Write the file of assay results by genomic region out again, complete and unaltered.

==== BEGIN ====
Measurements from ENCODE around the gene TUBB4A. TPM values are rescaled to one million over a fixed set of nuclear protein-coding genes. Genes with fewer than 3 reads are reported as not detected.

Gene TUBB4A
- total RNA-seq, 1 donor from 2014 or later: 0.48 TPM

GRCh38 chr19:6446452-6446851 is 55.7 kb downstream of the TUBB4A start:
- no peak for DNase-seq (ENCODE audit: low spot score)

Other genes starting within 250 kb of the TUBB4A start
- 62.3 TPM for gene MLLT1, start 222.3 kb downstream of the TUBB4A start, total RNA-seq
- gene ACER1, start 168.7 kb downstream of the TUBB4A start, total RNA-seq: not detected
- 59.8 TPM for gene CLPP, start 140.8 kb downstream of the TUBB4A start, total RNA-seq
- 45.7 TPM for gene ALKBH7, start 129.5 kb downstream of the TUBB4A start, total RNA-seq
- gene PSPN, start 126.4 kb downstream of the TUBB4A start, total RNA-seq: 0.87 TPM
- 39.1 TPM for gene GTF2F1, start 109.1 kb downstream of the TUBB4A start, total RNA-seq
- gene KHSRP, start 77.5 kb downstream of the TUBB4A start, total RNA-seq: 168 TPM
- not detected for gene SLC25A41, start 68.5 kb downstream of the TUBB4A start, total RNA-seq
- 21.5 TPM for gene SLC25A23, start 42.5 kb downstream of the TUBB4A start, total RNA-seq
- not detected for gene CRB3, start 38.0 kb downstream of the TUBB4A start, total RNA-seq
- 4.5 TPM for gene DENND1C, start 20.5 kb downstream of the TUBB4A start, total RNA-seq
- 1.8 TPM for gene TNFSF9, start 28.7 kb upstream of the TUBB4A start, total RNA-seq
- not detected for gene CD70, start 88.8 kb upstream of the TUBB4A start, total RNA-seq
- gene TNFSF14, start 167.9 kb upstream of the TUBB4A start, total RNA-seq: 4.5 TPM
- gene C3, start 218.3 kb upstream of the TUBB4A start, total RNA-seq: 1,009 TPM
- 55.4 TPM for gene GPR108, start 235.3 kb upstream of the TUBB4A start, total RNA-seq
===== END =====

Measurements from ENCODE around the gene TUBB4A. TPM values are rescaled to one million over a fixed set of nuclear protein-coding genes. Genes with fewer than 3 reads are reported as not detected.

Gene TUBB4A
- total RNA-seq, 1 donor from 2014 or later: 0.48 TPM

GRCh38 chr19:6446452-6446851 is 55.7 kb downstream of the TUBB4A start:
- no peak for DNase-seq (ENCODE audit: low spot score)

Other genes starting within 250 kb of the TUBB4A start
- 62.3 TPM for gene MLLT1, start 222.3 kb downstream of the TUBB4A start, total RNA-seq
- gene ACER1, start 168.7 kb downstream of the TUBB4A start, total RNA-seq: not detected
- 59.8 TPM for gene CLPP, start 140.8 kb downstream of the TUBB4A start, total RNA-seq
- 45.7 TPM for gene ALKBH7, start 129.5 kb downstream of the TUBB4A start, total RNA-seq
- gene PSPN, start 126.4 kb downstream of the TUBB4A start, total RNA-seq: 0.87 TPM
- 39.1 TPM for gene GTF2F1, start 109.1 kb downstream of the TUBB4A start, total RNA-seq
- gene KHSRP, start 77.5 kb downstream of the TUBB4A start, total RNA-seq: 168 TPM
- not detected for gene SLC25A41, start 68.5 kb downstream of the TUBB4A start, total RNA-seq
- 21.5 TPM for gene SLC25A23, start 42.5 kb downstream of the TUBB4A start, total RNA-seq
- not detected for gene CRB3, start 38.0 kb downstream of the TUBB4A start, total RNA-seq
- 4.5 TPM for gene DENND1C, start 20.5 kb downstream of the TUBB4A start, total RNA-seq
- 1.8 TPM for gene TNFSF9, start 28.7 kb upstream of the TUBB4A start, total RNA-seq
- not detected for gene CD70, start 88.8 kb upstream of the TUBB4A start, total RNA-seq
- gene TNFSF14, start 167.9 kb upstream of the TUBB4A start, total RNA-seq: 4.5 TPM
- gene C3, start 218.3 kb upstream of the TUBB4A start, total RNA-seq: 1,009 TPM
- 55.4 TPM for gene GPR108, start 235.3 kb upstream of the TUBB4A start, total RNA-seq